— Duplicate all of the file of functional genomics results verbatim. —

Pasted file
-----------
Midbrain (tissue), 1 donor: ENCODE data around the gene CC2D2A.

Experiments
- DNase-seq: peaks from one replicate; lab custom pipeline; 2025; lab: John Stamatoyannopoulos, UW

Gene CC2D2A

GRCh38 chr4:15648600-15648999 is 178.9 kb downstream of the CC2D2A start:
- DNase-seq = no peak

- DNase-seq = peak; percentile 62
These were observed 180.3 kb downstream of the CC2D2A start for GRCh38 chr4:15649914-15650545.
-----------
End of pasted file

Midbrain (tissue), 1 donor: ENCODE data around the gene CC2D2A.

Experiments
- DNase-seq: peaks from one replicate; lab custom pipeline; 2025; lab: John Stamatoyannopoulos, UW

Gene CC2D2A

GRCh38 chr4:15648600-15648999 is 178.9 kb downstream of the CC2D2A start:
- DNase-seq = no peak

- DNase-seq = peak; percentile 62
These were observed 180.3 kb downstream of the CC2D2A start for GRCh38 chr4:15649914-15650545.